Four staffers remain in the book review section: David Ulin, Carolyn Kellogg, Nick Owchar, and Thurber. In December 2009 the Times laid off 40 features writers, including Reynolds and Bolle, but brought many of them back to work part-time. “We were paid about one-third of what we had been making, and lost our health insurance,” Reynolds says. "Then two months ago we were shifted to freelance status, which meant none of us were allowed to enter the Times building.” Thurber did make an exception for Reynolds so she could come to the office to pick up the multiple review copies she received daily in order to produce her column.

When contacted, Thurber deferred to Nancy Sullivan, the Times’s v-p of communications. “This was a cost-saving move,” she said, “strictly related to our budget.” Sullivan would not provide details on the number of freelancers who were eliminated last week. “Staff writers from outside the book department will take over for those who left. We have not changed our commitment to book coverage or the amount of space the Times will devote to it.”

07/22/2011 - 4:39pm

There was a "status conference" July 19th in New York in the ongoing Federal copyright infringement lawsuit against Google for scanning millions of books without the permission of the copyright holders.

The parties to the lawsuit asked for more time to try to negotiate a new settlement proposal. Judge Chin scheduled another hearing for September 15th, but suggested that if the parties had not reached at least an agreement in principle by then, he would set a schedule for the case to move forward toward discovery, briefing, argument, and decision of the legal issues without an agreed-upon settlement.

Law Prof. James Grimmelmann, who spoke at the NWU's forum on the case last year, has more about the hearing in his blog:

Earlier this year, Judge Chin agreed with the NWU and numerous other writers' organizations from around the world that the previous settlement proposal was not "fair and adequate".  But Google, the Association of American Publishers, and the Authors Guild (whose membership is limited to authors of books published by major publishers with substantial advances, unlike the NWU which is open to all writers) have continued to exclude the NWU and all other interested parties from their ongoing negotiations.

The NWU is continuing to monitor the case, and will advise our members on future developments.  Backgorund information incluidng the NWU's submissions to the court is available from the NWU Book Division at: http://www.nwubook.org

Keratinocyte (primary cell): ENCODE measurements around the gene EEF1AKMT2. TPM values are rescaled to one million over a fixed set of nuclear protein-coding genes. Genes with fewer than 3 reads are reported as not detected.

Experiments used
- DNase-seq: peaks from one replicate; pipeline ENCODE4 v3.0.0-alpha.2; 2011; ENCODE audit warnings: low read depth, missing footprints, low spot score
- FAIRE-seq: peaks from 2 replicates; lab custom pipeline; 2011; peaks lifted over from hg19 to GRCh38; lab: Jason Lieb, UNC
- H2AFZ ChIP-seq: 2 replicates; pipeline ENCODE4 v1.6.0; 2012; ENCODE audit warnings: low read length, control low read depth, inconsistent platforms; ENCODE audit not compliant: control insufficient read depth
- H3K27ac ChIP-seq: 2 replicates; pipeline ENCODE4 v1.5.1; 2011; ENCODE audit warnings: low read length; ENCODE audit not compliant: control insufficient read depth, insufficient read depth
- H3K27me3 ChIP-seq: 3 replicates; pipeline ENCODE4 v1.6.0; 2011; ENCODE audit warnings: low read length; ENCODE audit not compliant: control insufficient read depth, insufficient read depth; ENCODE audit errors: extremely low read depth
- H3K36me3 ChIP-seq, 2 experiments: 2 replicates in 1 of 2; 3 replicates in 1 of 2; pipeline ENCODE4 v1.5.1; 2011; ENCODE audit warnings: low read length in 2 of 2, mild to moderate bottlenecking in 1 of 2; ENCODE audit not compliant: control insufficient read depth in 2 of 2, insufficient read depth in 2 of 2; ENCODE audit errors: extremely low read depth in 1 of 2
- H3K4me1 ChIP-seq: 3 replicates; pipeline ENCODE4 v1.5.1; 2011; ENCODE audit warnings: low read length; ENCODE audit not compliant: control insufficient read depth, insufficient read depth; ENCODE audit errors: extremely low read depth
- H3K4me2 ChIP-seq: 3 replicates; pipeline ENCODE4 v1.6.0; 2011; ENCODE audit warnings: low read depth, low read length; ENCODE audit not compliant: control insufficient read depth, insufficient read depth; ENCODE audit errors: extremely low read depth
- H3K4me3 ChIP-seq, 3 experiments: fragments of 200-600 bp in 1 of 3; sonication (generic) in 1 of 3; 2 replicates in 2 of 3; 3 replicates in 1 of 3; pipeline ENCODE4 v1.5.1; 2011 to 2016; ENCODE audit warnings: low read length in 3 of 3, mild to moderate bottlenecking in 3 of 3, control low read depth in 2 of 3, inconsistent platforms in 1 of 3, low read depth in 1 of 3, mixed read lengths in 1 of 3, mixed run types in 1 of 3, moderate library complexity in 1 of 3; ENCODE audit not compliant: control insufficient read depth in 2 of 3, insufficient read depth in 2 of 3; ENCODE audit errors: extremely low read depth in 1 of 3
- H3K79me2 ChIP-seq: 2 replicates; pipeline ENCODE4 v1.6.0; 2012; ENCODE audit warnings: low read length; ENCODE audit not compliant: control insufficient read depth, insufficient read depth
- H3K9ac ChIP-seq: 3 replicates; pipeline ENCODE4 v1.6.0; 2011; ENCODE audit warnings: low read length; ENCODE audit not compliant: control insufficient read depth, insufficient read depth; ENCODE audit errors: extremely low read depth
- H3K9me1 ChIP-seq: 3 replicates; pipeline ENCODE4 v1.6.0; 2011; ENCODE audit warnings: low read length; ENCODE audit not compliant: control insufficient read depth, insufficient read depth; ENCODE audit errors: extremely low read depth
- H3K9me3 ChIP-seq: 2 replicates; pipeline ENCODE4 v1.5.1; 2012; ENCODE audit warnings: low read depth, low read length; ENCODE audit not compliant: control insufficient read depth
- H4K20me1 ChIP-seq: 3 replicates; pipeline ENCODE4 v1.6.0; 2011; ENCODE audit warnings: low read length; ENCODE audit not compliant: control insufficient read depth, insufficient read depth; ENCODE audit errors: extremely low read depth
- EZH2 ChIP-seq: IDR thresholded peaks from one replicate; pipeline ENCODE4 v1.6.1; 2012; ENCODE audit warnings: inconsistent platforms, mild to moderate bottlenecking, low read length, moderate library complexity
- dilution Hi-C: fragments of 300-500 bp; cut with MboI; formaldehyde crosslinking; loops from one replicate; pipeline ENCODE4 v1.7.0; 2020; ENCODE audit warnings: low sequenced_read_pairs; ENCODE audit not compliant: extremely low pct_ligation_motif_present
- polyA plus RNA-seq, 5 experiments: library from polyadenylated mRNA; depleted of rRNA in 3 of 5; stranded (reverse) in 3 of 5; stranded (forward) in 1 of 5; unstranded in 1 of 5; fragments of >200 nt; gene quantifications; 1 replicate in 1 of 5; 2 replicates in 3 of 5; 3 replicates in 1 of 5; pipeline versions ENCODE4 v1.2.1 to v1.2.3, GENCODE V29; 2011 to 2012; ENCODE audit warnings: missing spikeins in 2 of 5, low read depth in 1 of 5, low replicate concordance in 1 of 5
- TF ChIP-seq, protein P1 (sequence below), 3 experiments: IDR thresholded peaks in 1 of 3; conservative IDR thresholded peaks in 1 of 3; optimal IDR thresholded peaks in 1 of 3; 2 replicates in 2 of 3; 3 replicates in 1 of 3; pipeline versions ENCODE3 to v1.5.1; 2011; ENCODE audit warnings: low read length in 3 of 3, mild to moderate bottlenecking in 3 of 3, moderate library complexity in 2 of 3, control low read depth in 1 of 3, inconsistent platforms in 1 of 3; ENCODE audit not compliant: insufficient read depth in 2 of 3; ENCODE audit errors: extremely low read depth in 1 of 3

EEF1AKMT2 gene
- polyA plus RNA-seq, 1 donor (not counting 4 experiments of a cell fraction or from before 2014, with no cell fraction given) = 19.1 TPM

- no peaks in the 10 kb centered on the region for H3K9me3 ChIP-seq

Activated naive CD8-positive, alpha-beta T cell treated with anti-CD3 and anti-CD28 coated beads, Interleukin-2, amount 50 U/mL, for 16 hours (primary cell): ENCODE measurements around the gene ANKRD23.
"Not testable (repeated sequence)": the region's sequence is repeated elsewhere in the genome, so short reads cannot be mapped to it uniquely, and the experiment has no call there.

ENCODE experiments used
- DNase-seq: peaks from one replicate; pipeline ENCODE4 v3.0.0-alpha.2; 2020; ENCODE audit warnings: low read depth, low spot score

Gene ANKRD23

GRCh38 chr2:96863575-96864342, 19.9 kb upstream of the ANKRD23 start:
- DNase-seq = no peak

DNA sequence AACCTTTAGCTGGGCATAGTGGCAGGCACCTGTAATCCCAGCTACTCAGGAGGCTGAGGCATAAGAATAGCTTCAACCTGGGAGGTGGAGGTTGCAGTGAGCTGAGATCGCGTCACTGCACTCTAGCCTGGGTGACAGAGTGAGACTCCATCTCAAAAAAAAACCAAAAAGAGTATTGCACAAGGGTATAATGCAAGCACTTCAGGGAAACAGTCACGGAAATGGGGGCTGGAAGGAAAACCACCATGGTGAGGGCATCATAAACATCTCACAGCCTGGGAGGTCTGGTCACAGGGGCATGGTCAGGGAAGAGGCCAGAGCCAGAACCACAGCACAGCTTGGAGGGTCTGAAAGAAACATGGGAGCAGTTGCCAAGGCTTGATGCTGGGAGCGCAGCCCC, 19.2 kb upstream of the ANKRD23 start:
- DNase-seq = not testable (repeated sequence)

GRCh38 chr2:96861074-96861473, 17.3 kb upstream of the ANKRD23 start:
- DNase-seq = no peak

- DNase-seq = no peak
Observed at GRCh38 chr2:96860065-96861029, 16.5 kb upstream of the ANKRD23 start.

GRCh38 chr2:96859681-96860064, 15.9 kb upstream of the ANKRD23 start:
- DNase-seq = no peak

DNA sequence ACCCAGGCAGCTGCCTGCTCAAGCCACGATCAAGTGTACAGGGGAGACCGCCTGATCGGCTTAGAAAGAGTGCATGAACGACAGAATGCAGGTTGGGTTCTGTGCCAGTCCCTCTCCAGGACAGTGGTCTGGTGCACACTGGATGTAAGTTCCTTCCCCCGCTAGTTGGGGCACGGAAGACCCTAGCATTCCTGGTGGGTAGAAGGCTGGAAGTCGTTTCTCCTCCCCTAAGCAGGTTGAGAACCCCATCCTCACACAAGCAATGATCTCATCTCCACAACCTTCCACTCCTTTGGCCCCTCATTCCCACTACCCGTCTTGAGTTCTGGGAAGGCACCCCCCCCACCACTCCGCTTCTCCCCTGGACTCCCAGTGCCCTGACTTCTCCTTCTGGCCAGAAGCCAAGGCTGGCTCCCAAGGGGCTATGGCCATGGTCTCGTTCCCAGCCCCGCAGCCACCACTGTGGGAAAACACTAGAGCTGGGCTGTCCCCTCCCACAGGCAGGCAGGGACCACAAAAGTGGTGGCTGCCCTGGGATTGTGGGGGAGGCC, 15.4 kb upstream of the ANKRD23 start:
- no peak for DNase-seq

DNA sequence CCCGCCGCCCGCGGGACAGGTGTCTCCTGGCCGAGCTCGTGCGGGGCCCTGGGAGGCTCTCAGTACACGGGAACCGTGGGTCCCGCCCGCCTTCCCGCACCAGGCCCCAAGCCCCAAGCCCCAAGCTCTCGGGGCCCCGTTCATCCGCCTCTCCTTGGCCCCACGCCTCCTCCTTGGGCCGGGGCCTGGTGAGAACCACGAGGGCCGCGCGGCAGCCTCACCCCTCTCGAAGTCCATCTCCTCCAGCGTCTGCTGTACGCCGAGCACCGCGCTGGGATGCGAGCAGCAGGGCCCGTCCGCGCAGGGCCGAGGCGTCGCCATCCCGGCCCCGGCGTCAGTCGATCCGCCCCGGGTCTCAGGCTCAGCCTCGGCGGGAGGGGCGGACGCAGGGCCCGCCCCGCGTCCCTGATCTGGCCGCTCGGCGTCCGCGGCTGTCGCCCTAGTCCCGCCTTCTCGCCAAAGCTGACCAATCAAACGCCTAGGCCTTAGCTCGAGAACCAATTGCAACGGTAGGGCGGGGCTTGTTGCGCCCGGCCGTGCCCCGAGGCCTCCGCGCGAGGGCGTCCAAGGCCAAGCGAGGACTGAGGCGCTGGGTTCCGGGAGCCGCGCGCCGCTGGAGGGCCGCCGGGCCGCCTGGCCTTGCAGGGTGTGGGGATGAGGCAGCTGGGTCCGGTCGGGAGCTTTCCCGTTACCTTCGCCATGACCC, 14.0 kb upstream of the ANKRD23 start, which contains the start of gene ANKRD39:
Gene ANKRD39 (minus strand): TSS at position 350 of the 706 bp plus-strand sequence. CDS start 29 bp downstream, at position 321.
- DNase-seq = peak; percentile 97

07/15/2011 - 5:07pm

BBC journalists in one-day strike

BBC Television Centre The BBC has apologised to viewers and listeners
for any disruption
Continue reading the main story

Journalists at the BBC have begun a 24-hour strike in a row over
compulsory redundancies.

Members of the National Union of Journalists (NUJ) voted in favour of
industrial action last month because a number of World Service
journalists are facing compulsory redundancy.

The NUJ has warned that the strike will cause "widespread disruption" to
radio and TV programmes.

A BBC spokesman said the corporation was "disappointed" by the action.

Viewers and listeners saw some changes to BBC output on Friday morning
as a result of the strike.

BBC journalists in one-day strike
BBC          Television CentreThe BBC has apologised to viewers and listeners for any disruption
Continue reading the main story
Journalists at the BBC have begun a 24-hour strike in a row over compulsory redundancies.
Members of the National Union of Journalists (NUJ) voted in favour of industrial action last month because a number of World Service journalists are facing compulsory redundancy.
The NUJ has warned that the strike will cause "widespread disruption" to radio and TV programmes.
A BBC spokesman said the corporation was "disappointed" by the action.
Viewers and listeners saw some changes to BBC output on Friday morning as a result of the strike.

07/14/2011 - 4:09pm

Forty years after it was first published, the book Occupied America: The History of Chicanos has been banned, and its author, Rudolfo Acuña, widely published professor and prominent immigrant-rights activist thinks he knows why.

To Acuña, a member of the National Writers Union, UAW Local 1981, it boils down to two things: numbers and control. He says that banning his book and shutting down an ethnic studies program that has been widely successful in Arizona are part of an effort to undermine social inclusion and financial uplift for Chicanos, or people of Mexican descent. Not only has his work come under fire, but Acuña has received numerous death threats from unidentifiable individuals who are at odds with his commitment to improving the system of education and living conditions for Chicanos. 

This work is very much tied to the immigration issue, which Acuña, who was born in Los Angeles to Mexican immigrants, says, "puts panic in people [and makes them think] 'We're losing our country.'"

This might be why so many politicians have rallied against his groundbreaking work in Chicano Studies - an academic program he helped develop in the late 1960s at California State University, Northridge. While this initiative remains the longest running and largest such program, many others have since been established at universities across the country, and even some middle and high schools.